28 verses. A complex description of a dynamic vision where various creatures interplay with a wheeel within a wheel structure, along with a big hallucinating storm. No interpretation given, only that it is attributed to God's message to Yehezkeil the son of Buzi on the river Kevar, in the land of Kasdim.
9 verses. God summons the prophet to stand up, see the disobedient people and read about them in a divinely revealed word of cry and mourning. God bids the prophet to stand up in attention to receive the divine commands.
27 verses: the chapter starts with a bizarre tale, eating a scroll to digest its contents... God: I don't send you to foreigners who may have a language problem. You talk to Israel, their language. They don't obey not because they don't understand but because they are stubborn and set in their ways. But God will make his prophet tougher. God: take my words into your heart and hear them in your ears and Yezkeil says: I was carried away by God's spirit, heard behind me a loud noise, Blessed is the Honor of God from His Location. The prophet acclimated himself to his target crowd for seven days. God tells the prophet warn the evil that he would be punched by death, and if he ignores the warning, it is not your fault. A curious moral situation: if one lays a trap before a righteous man and he fails -- he pays for it, perhaps with his life, and the trap layer is guilty too. But if one warns a righteous man and the warning is ignored then the warning giver is clean. Verse 22: God tells the prophet: go to the valley and there I will speak to you. The prophet complies and falls on his face when he sees God. Then God says: will lock you up so you can't preach because it is useless, the people of Israel are stubborn. And time will come and God will unleash his prophet.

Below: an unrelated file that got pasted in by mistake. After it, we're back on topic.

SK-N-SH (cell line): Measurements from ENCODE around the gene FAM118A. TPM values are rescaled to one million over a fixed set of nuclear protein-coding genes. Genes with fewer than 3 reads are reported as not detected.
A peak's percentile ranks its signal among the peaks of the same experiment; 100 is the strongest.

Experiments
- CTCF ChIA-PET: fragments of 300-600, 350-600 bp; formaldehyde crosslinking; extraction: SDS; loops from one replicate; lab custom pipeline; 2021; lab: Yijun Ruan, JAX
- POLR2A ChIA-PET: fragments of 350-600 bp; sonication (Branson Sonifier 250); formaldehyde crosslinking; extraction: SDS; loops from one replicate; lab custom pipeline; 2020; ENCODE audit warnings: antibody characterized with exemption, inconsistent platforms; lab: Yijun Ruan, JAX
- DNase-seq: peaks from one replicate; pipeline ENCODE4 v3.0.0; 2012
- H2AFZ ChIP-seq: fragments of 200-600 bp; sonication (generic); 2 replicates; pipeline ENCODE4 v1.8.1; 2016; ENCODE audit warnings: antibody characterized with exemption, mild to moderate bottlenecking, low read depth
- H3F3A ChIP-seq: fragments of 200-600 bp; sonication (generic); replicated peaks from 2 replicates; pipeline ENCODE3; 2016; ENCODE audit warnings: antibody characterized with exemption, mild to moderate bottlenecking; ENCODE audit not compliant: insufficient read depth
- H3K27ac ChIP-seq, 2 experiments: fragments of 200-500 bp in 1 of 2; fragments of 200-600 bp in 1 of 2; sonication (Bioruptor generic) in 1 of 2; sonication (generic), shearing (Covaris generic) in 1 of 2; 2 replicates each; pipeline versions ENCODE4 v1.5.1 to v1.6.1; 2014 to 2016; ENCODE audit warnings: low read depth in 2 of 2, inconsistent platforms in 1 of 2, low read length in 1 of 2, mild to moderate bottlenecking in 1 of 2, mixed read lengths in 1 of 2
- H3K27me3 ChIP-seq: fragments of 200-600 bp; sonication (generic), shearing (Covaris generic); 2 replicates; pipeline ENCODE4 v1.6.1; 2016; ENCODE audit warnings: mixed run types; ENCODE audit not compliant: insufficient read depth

17 verses. The prophet is told to cut his hair and divide it to three parts to reflect the horrible disposition of the people of Israel for disobeying God. The chapter is specific about the pain, the shame, the hunger, the plague, the carnivorous animals -- no mercy, says the prophecy, God will exhaust His anger on Israel.
27 verses. A very revengeful, angry, poetry of divine violence; harsh color description of pain and destruction coming to Israel for its sinning ways. The corrupt wealthy will find their piles of money useless; the king, the priests, the elderly will have no recourse, no advice. God's fury will come down hard and fast, and all will know His action.
18 verses. The prophet encounters a fiery electrical messenger that heaves him magically to drill holes in thick walls, to see the respectables of Israel violating all decency, worshipping idols, smoking (pot?) with oblivious self satisfaction. And for that God will punish mercilessly. The electrical fiery messenger grabs the prophet by his flock of air. Reminiscent of the stories of aliens kidnapping people.
The prophet is taken by the force of the spirit of his prophecy, and impetuously addresses some two dozen people by the gate of the temple, including two acquaintances, one of them dies hearing the prophecy which says: you shall be killed by the sword. But in what appears as a separate occasion prophet Yezkeil projects that the diaspora scattered in around the world will be reconvened in Jerusalem. They will clear the filthy, and reconstitute healthy worshipping: Israel will be God's people, and God will be Israel's God. This transformation will happen because of God's intervention by plucking out the stone heart from Israel, and planting instead a heart of flesh. Noteworthy verse 17: "Therefore so proclaimed Lord God, and I shall assemble you from the nations, and gather you from the countries where you are dispersed, and I shall be giving you the Land, the Ground of Israel."